Playoffs: What one element does a team most need to contend for a state title?
Coach 1: A lot of luck. Avoid injuries, hope your star player's girlfriend doesn't dump him on a Friday, hope the flu that's going around school misses your team, etc. Belief and preparation are huge, of course, but you can't overlook good fortune.
Coach 2: Talent. You can't get there without great players
Coach 3: The team that can combine good chemistry with stud players wins state.
Coach 4: Talent. Teams that win state championships, especially in D1 when you get to the big-boy level, it's very rare when you see a team that makes it without at least one Division 1 (college) player. A great coach makes sure he gets the most out of the talent, but traditionally it helps when you have great players. A good coach takes advantage of it.
Playoffs: If you're looking at your team leaders, where do you draw the line between a player who's confident and a player who's cocky with an ego?
Coach 1: Confidence is about building up self and teammates. Arrogance typically shows itself when a player tears down others. Confidence is essential to team success. Arrogance is destructive.
Coach 2: Does he belittle others? If not, I'm good with the swag.
Coach 3: When they don't hustle at practice or try to sneak out of certain things. Sometimes you get a prima donna who may not hustle, may jog back to the huddle. Guy thinks, 'Coach won't say anything because I'm the best kid.' That affects team chemistry.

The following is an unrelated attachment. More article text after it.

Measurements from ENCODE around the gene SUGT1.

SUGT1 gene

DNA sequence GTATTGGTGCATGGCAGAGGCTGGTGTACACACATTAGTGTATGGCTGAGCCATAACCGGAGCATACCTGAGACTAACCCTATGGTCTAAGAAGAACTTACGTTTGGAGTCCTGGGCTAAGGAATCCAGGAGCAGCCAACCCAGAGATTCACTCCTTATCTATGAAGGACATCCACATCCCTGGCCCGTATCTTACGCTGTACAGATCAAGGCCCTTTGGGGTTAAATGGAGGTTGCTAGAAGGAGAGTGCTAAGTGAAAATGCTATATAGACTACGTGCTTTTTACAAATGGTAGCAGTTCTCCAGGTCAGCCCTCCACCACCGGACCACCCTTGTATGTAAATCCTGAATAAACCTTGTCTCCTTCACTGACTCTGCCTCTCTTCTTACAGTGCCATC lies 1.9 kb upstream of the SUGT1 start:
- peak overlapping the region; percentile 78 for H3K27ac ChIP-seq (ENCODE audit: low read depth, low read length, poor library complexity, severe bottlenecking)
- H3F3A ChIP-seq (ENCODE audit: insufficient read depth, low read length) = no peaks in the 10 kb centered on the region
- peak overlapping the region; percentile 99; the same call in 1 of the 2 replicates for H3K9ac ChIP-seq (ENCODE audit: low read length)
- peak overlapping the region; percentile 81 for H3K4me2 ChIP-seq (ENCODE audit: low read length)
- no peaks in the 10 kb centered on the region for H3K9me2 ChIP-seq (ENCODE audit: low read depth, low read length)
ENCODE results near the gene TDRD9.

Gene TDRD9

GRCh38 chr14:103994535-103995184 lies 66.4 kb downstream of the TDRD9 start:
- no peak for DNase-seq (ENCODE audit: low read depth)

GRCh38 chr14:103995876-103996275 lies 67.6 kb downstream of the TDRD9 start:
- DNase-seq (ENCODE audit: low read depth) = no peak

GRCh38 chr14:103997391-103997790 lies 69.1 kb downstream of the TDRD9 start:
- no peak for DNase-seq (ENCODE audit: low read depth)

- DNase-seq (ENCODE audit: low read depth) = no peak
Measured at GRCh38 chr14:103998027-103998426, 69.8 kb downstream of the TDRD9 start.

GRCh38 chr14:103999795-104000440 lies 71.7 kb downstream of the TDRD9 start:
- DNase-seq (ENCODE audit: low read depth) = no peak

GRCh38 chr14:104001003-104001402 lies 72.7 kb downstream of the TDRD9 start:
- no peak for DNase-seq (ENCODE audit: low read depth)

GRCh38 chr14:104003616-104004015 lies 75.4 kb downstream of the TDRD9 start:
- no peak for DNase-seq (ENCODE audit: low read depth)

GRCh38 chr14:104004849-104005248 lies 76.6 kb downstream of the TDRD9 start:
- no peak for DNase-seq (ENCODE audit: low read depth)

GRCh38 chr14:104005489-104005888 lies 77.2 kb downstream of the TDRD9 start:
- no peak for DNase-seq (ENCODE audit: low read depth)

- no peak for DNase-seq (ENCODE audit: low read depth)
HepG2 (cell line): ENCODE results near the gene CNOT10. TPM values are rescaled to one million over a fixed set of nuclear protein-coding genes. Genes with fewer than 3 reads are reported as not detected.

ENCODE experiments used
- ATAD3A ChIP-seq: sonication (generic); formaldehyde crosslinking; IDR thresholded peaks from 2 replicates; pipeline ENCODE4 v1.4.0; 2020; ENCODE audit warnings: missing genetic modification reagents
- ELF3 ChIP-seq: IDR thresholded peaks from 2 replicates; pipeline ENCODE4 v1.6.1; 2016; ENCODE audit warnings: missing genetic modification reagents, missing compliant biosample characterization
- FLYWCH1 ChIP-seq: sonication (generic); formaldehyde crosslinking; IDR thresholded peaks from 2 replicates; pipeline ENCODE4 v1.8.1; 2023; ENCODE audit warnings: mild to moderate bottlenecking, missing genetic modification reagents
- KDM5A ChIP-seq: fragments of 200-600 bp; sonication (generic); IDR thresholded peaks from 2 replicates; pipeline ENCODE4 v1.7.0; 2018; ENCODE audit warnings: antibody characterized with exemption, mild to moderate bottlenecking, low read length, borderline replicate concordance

Coach 4: A leader must be confident, but if they are cocky, they will rarely get anyone to follow.
Week 9, 2013: Who's the best high-school football player you've seen in the state of Wisconsin?
Coach 1: The nose guard from Greendale, I believe (Eric) Brunner was his last name. A VERY dominant player.
Coach 2: Corey Cortez on defense (of West Allis Central). He was a one-man wrecking crew. Back to back final eight and he was 260 pounds, 5-10 and ran like a running back. If teams ran away from him, he was even more deadly because he was so fast. Offensively, it was Melvin Gordon. One out of every four times he touched the ball, this year he scored a touchdown.
Coach 3: Dom Todarello (of Arrowhead). Top 10 physically and probably had the best football mind in the state.
Coach 4: Eric Brunner, without question. He would be my first overall pick if given the opportunity to pick anyone I've ever seen in Wisconsin high school football.
Week 8, 2013: What changes, if any, have you made to your practice plans or coaching style over the years as a means of aligning with evolving medical data on concussions?